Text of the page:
The following is more of an extended follow-up comment to Przemysław Scherwentl's answer than a new answer. Too long to fit into a "comment" box...
Borrowing (stealing?!!) some code from @PaulGaborit's answer to the question Why do all symbols in $x \in X$ have their own baseline?, here's a visualization of the size and positioning of the symbols
+, using the default Computer Modern math font:
\in is quite a bit larger than either
\varepsilon and that the two math symbols are aligned on the math-axis line. Because the math-axis line is slightly above the half-way mark between the baseline and the x-height line, the upper edges of the
+ symbols protrude further above the x-height line than their lower edges protrude below the baseline.
Addendum: Just for comparison, here's the output of the same code, but with the math font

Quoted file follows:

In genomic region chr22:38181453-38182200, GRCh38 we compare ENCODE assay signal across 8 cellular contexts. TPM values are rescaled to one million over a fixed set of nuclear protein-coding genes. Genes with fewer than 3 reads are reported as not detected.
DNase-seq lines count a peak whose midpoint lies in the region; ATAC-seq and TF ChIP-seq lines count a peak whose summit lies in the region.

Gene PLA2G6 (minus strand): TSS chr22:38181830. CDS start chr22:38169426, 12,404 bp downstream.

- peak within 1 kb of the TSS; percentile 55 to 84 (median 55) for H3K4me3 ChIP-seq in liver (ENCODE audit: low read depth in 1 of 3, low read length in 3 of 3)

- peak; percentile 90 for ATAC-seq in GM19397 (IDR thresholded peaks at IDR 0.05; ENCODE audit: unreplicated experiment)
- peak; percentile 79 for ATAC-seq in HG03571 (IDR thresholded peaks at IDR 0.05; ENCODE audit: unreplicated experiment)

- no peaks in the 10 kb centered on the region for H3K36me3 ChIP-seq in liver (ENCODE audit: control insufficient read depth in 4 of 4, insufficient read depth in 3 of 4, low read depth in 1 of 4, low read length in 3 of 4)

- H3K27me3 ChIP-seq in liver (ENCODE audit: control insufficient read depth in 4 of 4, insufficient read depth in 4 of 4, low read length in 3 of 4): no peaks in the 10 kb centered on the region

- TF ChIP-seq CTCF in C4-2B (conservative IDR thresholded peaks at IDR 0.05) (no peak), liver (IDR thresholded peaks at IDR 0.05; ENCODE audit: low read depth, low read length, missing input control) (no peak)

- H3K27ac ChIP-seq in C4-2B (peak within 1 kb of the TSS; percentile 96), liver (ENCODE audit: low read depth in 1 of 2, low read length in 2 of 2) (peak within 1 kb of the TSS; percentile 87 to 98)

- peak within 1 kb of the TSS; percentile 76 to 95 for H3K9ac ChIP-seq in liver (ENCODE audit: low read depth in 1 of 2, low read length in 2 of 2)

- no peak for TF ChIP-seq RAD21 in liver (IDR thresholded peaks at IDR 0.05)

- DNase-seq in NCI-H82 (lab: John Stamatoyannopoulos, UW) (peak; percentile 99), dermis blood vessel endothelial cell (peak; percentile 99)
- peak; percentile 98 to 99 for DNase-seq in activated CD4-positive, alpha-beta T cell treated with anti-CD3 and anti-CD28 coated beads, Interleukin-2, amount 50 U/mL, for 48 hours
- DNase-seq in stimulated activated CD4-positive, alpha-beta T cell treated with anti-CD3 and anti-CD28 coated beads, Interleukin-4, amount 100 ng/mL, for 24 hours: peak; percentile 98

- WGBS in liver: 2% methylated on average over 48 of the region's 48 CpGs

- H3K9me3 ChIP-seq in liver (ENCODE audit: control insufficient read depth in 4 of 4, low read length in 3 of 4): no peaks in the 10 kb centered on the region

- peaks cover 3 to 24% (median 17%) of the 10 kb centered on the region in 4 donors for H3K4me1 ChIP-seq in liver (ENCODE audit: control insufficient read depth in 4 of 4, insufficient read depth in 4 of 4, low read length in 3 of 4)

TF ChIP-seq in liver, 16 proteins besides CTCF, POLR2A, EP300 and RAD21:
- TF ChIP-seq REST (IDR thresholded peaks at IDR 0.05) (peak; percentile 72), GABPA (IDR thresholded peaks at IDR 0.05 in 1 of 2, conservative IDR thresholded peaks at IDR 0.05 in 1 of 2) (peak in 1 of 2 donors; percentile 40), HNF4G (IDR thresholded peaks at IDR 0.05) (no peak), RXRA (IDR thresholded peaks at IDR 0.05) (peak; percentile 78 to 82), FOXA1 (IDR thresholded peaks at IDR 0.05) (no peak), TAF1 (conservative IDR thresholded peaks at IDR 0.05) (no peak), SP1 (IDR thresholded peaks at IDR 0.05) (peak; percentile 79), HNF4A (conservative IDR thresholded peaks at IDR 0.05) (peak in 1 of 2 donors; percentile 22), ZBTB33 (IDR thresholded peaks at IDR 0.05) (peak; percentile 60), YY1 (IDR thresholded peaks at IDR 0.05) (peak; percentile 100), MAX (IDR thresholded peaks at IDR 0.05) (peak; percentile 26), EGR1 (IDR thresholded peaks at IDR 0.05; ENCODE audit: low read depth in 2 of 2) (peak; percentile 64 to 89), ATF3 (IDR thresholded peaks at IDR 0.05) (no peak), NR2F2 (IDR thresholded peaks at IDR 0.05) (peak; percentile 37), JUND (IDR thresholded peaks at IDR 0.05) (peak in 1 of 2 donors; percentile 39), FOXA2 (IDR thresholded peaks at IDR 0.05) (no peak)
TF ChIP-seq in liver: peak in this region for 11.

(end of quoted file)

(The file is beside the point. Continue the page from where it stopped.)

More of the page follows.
newtxmath (which is based on/derived from Times Roman) in use instead of Computer Modern:
Interestingly, the symbol
\in is a bit smaller in the newxtxmath font than it is in Computer Modern; even so, the
\in symbol is still clearly larger than the glyph for
\epsilon. And, because
\in is centered on the math-axis line and its lower edge touches the baseline, its upper edge clearly protrudes over the x-height line, whereas that of
\epsilon does not (by design, of course). Another difference between
\in is in the position of the middle bars: It's on the math-axis in the case of
\in, but well below it in the case of
Either way, it's clear that the font designers were well aware of the need to keep
\in easily distinguishable.